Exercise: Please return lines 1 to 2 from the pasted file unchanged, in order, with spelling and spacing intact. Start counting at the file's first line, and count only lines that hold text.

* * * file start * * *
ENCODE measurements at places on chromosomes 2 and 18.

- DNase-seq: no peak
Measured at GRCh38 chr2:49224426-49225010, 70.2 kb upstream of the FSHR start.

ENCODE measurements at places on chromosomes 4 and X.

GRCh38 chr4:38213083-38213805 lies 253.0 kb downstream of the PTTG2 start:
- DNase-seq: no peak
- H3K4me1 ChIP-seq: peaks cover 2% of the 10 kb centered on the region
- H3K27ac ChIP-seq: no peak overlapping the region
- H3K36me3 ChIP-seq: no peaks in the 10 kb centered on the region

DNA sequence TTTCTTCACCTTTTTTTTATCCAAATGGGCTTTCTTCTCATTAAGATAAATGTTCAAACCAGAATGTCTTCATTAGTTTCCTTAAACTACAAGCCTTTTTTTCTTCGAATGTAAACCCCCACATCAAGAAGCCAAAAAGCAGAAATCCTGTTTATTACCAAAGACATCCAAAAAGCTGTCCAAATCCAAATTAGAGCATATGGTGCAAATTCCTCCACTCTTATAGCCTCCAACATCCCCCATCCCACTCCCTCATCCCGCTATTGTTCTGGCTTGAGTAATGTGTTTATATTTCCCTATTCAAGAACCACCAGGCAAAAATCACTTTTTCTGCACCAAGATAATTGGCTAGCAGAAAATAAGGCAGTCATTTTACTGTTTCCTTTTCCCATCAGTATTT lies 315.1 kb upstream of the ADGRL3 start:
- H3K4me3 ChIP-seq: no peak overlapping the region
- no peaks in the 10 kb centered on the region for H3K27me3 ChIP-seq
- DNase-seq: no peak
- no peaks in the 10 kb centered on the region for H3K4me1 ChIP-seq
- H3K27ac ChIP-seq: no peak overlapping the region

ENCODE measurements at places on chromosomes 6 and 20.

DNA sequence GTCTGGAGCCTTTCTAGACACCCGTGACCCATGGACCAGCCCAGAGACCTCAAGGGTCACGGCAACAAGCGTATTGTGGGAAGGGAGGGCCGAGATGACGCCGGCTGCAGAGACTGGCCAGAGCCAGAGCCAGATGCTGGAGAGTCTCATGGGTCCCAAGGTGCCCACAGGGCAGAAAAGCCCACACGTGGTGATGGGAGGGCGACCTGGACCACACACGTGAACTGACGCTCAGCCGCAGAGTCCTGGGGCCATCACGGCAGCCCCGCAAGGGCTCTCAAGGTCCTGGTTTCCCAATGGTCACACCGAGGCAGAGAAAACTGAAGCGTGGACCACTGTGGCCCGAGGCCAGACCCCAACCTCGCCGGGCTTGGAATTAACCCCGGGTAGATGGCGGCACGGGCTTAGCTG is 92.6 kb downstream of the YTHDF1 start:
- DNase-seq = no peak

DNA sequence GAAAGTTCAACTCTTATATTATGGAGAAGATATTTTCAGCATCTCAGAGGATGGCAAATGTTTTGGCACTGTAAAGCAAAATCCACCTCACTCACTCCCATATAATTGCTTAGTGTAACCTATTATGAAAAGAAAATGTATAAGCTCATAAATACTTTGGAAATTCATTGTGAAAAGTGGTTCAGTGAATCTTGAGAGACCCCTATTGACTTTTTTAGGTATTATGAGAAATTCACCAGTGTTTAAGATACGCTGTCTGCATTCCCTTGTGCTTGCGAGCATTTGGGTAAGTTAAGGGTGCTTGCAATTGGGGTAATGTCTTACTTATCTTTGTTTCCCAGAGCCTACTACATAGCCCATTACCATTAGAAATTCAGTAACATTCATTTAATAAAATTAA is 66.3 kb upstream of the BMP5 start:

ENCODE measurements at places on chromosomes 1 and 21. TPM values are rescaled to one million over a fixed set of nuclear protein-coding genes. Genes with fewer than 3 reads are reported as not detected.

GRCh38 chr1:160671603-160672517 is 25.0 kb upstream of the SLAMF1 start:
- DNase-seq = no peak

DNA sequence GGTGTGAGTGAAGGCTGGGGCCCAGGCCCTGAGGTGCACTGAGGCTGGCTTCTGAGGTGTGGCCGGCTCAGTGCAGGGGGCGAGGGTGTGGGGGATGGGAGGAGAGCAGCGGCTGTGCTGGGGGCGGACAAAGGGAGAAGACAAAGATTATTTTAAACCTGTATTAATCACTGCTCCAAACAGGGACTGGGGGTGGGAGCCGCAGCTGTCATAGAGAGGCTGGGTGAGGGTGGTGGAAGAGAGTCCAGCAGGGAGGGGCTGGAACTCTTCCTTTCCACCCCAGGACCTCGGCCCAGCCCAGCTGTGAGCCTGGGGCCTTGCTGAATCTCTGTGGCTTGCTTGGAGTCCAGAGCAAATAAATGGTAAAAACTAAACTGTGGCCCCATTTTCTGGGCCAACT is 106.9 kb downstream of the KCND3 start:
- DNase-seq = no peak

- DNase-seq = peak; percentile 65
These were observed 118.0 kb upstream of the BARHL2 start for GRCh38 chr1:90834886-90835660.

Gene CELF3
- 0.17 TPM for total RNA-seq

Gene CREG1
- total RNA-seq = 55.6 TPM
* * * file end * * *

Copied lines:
ENCODE measurements at places on chromosomes 2 and 18.

- DNase-seq: no peak